Wildhorse, Dragonsback, Blackwall

Wildhorse across plateau

[This is out of order, but the backpack will get caught up soon. — ed.]

Bear Creek slot canyon
Wildhorse, Dragonsback, and Blackwall are three peaks on the northern end of the highlands between Ouray and Silverton, bounded by the Animas and Uncompahgre Rivers, and Mineral and Cow Creeks. They are all impressively cliffy from the Cimmarons to their north, piquing my interest a couple weeks earlier. Most people probably climb them from a friend’s Jeep at Engineer Pass, but with Dan departed into the west, I would have to do things the hard way. This actually turns out to be a blessing in disguise, since the most direct approach on foot is via Bear Creek, the area’s best and craziest trail. Starting just above Ouray, it crosses Highway 550 on a rock arch, then climbs through a narrow canyon, with sections blasted into the cliffs high above the stream, reminiscent of the road to Yankee Boy Basin.

For reasons that remain unclear to me, I had slept near the summit of Red Mountain Pass. I woke well before dawn, drank coffee and worked on my laptop by headlamp, then scraped the frost off the inside of my windshield to drive down to Ouray and poach WiFi. Mint has much better cell coverage than the pathetic Boost Mobile, but it apparently does not include Ouray. Experiences like this make me shake my head at the recent hoopla around 5G: I suspect that millimeter-wave 5G (the actually fast kind) will be relevant to my life about the same time I own a battery-electric car, i.e. sometime around 2030.

Totally safe trail
It was cold, and I was headed up a west-facing canyon, so I felt no need for an alpine start. Still, I got going around 8:00 (soon to be 7:00 once Daylight Savings belatedly ends), setting a moderately hard pace to stay warm. The trail switchbacks up the hillside north of Bear Creek, then traverses a steep gravel ledge into the slot canyon. When this ledge gives out, the trail is blasted into the wall, forming almost a half-tunnel in a couple of places. A couple of short stretches are decaying, but most of the trail remains in good shape despite the Forest Service likely having neither the budget nor the skill to rebuild it.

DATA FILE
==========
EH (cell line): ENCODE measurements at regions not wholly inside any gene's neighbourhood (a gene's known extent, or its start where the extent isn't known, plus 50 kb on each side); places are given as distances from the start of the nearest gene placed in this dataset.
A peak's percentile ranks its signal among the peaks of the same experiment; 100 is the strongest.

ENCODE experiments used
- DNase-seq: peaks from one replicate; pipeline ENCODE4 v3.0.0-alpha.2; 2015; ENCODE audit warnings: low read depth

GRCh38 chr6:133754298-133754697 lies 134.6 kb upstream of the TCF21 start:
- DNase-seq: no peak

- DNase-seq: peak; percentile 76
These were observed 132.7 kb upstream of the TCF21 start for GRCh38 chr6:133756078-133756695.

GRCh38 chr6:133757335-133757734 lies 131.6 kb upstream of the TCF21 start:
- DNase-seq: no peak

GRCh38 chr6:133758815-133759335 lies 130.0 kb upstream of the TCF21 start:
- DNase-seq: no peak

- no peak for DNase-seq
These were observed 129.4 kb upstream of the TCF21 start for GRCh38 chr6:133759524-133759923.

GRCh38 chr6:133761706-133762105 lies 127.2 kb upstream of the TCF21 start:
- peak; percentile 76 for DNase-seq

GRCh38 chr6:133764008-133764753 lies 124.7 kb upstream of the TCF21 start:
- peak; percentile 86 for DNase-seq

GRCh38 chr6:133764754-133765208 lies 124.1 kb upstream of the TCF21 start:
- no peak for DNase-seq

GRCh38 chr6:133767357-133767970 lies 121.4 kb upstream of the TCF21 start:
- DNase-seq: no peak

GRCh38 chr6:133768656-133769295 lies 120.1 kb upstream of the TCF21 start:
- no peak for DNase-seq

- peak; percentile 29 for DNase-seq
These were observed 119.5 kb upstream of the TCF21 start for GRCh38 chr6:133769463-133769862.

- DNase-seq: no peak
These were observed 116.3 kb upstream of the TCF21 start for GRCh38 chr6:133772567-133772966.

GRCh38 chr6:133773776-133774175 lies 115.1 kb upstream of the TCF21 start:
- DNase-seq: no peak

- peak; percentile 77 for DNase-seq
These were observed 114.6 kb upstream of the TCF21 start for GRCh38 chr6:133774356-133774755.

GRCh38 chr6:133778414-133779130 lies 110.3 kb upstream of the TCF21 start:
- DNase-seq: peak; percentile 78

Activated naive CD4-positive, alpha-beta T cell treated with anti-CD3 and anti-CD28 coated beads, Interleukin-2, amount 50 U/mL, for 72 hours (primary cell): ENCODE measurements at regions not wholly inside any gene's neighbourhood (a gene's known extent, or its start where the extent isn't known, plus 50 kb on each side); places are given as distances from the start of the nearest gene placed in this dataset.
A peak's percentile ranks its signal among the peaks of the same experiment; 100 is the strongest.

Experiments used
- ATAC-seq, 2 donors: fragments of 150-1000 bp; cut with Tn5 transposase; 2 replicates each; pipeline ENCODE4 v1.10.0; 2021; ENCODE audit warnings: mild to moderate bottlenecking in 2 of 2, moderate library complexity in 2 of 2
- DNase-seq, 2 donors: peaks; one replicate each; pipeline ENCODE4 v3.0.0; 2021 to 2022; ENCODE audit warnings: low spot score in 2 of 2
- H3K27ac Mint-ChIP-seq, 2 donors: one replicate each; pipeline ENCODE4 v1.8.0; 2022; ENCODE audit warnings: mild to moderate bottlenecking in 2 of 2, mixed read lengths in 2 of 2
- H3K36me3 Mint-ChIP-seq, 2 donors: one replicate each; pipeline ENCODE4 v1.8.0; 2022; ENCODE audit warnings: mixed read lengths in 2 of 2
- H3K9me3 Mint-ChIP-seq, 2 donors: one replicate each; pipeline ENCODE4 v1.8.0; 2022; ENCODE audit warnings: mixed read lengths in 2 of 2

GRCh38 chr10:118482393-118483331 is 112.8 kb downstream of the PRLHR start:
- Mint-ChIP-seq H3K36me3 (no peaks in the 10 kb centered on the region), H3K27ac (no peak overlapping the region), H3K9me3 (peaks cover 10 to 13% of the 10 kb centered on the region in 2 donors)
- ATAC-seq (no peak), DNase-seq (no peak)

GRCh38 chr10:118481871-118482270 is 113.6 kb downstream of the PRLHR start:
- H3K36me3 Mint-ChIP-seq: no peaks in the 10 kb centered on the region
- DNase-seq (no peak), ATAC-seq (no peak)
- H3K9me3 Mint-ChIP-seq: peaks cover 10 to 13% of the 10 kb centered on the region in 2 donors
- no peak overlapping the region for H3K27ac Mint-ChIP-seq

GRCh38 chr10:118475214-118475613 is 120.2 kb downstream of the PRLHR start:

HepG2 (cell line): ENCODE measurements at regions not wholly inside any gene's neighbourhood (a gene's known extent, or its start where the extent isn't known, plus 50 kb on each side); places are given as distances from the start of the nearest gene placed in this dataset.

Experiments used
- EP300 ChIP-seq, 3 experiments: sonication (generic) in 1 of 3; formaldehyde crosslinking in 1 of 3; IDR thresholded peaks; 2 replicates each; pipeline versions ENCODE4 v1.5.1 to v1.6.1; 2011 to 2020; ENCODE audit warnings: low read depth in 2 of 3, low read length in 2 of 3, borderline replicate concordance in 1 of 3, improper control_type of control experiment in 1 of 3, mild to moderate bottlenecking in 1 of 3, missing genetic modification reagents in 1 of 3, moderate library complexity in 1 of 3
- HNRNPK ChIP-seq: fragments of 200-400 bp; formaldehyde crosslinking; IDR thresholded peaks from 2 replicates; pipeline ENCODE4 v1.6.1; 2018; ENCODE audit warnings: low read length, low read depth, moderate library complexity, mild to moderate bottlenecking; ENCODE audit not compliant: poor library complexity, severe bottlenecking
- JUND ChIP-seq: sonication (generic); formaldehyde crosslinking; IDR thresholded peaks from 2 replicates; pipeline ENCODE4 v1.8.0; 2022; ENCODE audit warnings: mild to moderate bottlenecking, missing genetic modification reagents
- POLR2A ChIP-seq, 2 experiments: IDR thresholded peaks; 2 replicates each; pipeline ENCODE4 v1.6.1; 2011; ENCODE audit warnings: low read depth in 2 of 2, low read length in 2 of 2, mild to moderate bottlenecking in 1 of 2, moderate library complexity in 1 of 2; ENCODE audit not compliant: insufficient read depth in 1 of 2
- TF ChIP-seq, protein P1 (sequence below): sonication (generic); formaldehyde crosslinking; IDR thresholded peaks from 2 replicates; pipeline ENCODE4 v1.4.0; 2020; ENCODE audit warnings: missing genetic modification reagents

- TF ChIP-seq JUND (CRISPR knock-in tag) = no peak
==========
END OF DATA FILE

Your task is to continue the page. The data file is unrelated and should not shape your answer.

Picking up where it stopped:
Boiler at first mine
Passing the Grizzly Bear Mine, I saw the large boiler I remembered from my last trip this way, decades ago on a family hike. The valley opens up after this, and the trail passes through woods and aspens, their leaves long since fallen, to reach another mine, this one with a larger cabin and more rusting machinery. Here the trail splits, with the more popular branch continuing to Engineer Pass. I took the less-traveled path, heading northeast to reach American Flat and the Horsethief Trail. This looks like another interesting route, climbing a ridge from near Ouray and crossing something called the “Bridge of Heaven;” I added it to my to-do list.

Wildhorse summit ridge
Wildhorse is obvious as soon as one emerges onto the flat, with its jagged skyline and steep but grassy south face sticking out from the rolling plateau. Dragonsback is somewhat hidden, but more distinctive, a volcanic fin with no easy slope to its summit. Though the map shows multiple trails and even a road in the area, they have been mostly reclaimed by grass, leaving only lines of posts propped up by rocks to follow. I followed one such for awhile, then took off straight toward Wildhorse, jogging carefully across the uneven ground.